And, they can also protest as they are doing ans move public opinion against the team.

    If opposing derogatory, racist terms is a political correctness of “Orwellian BS”, what is favoring racist terminology?

  • kevinzeese

    I actually knew it was a racist term, I got the definition so you would understand. Certainly the Native Indians know it is a racist term and that is what matters.

    Race can be a very positive thing as it brings different perspectives and experiences into our understanding of the world. But, when someone starts by using racist terminology it has the opposite effect. If they want to be the Washington Indians or Washington Braves or Washington Warriors, those are fine. They are not racist terms, but Redskin is.

    Why continue to use terms that insult people? What is positive about that?

  • Trevor23

    Its a team name. The context of the words being used is in a positive way. My point here is that if we take away this team name then we are letting racism defeat us all. Show that if used in a positive way then it doesn’t have to be racist and we don’t have to think that way. There is no intent with the name to be racist and I really think something this big can be used to lead the way in defeating racism. Certainly not all Indians are offended because I personally know a few Indians that are active members of their tribe and they tell me its not even bad. Can’t we all think like that? I really think this is more of a battle over the meaning of the word rather than the word itself. For example, I am white.. namely because of my skin color. Society terms this as the right thing to be called so in our minds we accept this term. If compared to the redskin case though, its very racist. Why?.. because society deems redskin as being racist but not white, both descriptive words about skin color. Break away and open your mind! We are taking the wrong approach to defeat racism!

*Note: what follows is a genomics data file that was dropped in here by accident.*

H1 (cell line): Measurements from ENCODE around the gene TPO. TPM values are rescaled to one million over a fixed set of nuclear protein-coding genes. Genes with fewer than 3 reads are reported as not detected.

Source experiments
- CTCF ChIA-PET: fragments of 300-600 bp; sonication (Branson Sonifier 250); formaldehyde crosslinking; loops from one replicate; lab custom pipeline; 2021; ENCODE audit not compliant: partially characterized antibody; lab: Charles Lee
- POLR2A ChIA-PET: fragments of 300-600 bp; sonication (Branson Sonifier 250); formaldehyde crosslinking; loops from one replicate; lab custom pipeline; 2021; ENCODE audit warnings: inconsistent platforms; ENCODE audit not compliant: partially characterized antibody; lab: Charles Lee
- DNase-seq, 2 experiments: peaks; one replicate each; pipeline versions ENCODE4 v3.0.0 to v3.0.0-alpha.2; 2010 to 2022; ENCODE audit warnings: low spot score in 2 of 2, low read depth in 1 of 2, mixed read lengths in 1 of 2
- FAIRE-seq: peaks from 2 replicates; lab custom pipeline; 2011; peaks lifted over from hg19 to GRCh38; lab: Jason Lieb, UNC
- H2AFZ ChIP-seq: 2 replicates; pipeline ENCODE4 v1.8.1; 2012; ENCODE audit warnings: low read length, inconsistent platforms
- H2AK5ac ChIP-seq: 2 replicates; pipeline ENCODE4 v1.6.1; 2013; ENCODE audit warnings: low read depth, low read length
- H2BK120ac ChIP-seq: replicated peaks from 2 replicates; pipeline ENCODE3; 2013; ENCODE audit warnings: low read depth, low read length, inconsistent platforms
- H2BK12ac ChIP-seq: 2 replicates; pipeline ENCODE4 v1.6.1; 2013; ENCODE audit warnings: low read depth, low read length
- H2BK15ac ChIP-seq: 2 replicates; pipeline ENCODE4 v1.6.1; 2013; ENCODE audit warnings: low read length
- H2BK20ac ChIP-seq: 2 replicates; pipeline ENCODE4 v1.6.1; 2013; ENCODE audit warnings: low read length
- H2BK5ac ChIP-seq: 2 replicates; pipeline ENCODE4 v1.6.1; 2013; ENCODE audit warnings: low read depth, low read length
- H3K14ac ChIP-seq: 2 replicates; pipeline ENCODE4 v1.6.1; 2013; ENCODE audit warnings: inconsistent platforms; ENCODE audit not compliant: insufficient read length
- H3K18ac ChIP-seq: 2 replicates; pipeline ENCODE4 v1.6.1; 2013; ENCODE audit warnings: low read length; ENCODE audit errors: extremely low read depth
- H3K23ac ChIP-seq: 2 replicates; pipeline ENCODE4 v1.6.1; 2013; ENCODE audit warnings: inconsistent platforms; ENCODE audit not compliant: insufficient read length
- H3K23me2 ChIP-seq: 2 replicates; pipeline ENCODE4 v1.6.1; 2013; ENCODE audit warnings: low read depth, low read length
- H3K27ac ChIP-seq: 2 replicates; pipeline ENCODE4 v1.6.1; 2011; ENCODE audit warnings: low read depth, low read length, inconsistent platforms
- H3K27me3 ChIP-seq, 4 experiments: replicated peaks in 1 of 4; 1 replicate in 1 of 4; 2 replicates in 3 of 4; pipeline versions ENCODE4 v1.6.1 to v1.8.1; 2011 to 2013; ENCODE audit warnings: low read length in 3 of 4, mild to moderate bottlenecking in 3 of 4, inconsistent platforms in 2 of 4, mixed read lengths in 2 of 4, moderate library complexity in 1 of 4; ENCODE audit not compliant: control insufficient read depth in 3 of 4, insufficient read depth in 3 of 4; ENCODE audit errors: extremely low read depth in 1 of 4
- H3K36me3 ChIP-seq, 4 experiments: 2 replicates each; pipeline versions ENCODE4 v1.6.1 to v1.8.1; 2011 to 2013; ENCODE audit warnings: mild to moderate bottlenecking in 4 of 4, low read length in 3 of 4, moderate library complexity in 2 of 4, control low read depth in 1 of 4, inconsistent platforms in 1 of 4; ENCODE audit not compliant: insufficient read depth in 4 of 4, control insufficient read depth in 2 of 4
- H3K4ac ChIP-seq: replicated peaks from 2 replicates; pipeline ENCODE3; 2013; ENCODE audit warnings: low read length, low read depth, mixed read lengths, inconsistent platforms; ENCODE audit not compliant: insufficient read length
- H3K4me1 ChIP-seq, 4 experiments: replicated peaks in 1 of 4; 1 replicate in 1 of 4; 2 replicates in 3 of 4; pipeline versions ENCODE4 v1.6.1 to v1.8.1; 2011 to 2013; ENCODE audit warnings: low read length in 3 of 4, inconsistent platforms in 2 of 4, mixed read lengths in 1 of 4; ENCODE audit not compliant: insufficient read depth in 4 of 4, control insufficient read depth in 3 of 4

• kevinzeese

    Dick Gregory tried that “Nigger”, used it in a book title and comedy routine, but some words are evil. What has been done to the Native Indians is ethnic cleansing, one of the most successful and vicious ethnic cleansing policies in world history. To name a sports team after a racist term for Indian shows that the country has not faced the reality of our abhorrent history. With Indians protesting the name, we should listen and the name should be changed.

  • john smith

    we also have team mascots which are going extinct or are endangerd in the same places where the team plays. i.e. badgers of WI. tea party has a timber rattler on it’s flag, which is going extinct. hopefully only koch supported tea bags go extinct.